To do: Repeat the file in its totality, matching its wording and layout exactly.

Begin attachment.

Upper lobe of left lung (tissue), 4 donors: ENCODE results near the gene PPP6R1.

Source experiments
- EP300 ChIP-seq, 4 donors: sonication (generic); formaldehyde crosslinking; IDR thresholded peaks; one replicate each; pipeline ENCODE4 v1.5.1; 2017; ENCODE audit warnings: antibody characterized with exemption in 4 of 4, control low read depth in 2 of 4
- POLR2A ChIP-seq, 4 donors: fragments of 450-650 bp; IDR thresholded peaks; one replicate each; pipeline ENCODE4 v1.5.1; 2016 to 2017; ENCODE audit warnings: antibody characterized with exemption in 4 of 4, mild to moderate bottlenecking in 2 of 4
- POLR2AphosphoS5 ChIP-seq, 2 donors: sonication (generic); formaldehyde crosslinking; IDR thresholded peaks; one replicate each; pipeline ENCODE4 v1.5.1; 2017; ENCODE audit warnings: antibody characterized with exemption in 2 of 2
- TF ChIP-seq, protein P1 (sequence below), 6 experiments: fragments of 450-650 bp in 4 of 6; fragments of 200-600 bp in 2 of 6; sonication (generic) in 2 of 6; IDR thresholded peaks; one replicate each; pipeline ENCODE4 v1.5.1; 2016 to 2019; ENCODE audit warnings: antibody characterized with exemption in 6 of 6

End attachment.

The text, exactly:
Upper lobe of left lung (tissue), 4 donors: ENCODE results near the gene PPP6R1.

Source experiments
- EP300 ChIP-seq, 4 donors: sonication (generic); formaldehyde crosslinking; IDR thresholded peaks; one replicate each; pipeline ENCODE4 v1.5.1; 2017; ENCODE audit warnings: antibody characterized with exemption in 4 of 4, control low read depth in 2 of 4
- POLR2A ChIP-seq, 4 donors: fragments of 450-650 bp; IDR thresholded peaks; one replicate each; pipeline ENCODE4 v1.5.1; 2016 to 2017; ENCODE audit warnings: antibody characterized with exemption in 4 of 4, mild to moderate bottlenecking in 2 of 4
- POLR2AphosphoS5 ChIP-seq, 2 donors: sonication (generic); formaldehyde crosslinking; IDR thresholded peaks; one replicate each; pipeline ENCODE4 v1.5.1; 2017; ENCODE audit warnings: antibody characterized with exemption in 2 of 2
- TF ChIP-seq, protein P1 (sequence below), 6 experiments: fragments of 450-650 bp in 4 of 6; fragments of 200-600 bp in 2 of 6; sonication (generic) in 2 of 6; IDR thresholded peaks; one replicate each; pipeline ENCODE4 v1.5.1; 2016 to 2019; ENCODE audit warnings: antibody characterized with exemption in 6 of 6